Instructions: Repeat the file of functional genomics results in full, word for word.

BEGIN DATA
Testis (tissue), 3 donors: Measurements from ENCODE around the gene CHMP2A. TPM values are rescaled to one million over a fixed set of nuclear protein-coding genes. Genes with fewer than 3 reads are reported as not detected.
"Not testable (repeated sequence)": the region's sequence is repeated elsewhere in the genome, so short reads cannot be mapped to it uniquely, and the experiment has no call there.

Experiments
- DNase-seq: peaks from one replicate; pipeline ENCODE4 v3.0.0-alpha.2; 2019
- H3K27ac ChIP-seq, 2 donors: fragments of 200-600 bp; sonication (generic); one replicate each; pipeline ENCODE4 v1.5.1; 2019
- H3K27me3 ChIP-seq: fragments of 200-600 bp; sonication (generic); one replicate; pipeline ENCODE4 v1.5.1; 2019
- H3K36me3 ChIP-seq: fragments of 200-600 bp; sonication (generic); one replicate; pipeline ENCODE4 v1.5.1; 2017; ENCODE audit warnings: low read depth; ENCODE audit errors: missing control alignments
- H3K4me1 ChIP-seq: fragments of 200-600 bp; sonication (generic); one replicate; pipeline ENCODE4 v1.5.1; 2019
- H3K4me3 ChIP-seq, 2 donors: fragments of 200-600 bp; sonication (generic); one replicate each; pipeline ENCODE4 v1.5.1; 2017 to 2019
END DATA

Testis (tissue), 3 donors: Measurements from ENCODE around the gene CHMP2A. TPM values are rescaled to one million over a fixed set of nuclear protein-coding genes. Genes with fewer than 3 reads are reported as not detected.
"Not testable (repeated sequence)": the region's sequence is repeated elsewhere in the genome, so short reads cannot be mapped to it uniquely, and the experiment has no call there.

Experiments
- DNase-seq: peaks from one replicate; pipeline ENCODE4 v3.0.0-alpha.2; 2019
- H3K27ac ChIP-seq, 2 donors: fragments of 200-600 bp; sonication (generic); one replicate each; pipeline ENCODE4 v1.5.1; 2019
- H3K27me3 ChIP-seq: fragments of 200-600 bp; sonication (generic); one replicate; pipeline ENCODE4 v1.5.1; 2019
- H3K36me3 ChIP-seq: fragments of 200-600 bp; sonication (generic); one replicate; pipeline ENCODE4 v1.5.1; 2017; ENCODE audit warnings: low read depth; ENCODE audit errors: missing control alignments
- H3K4me1 ChIP-seq: fragments of 200-600 bp; sonication (generic); one replicate; pipeline ENCODE4 v1.5.1; 2019
- H3K4me3 ChIP-seq, 2 donors: fragments of 200-600 bp; sonication (generic); one replicate each; pipeline ENCODE4 v1.5.1; 2017 to 2019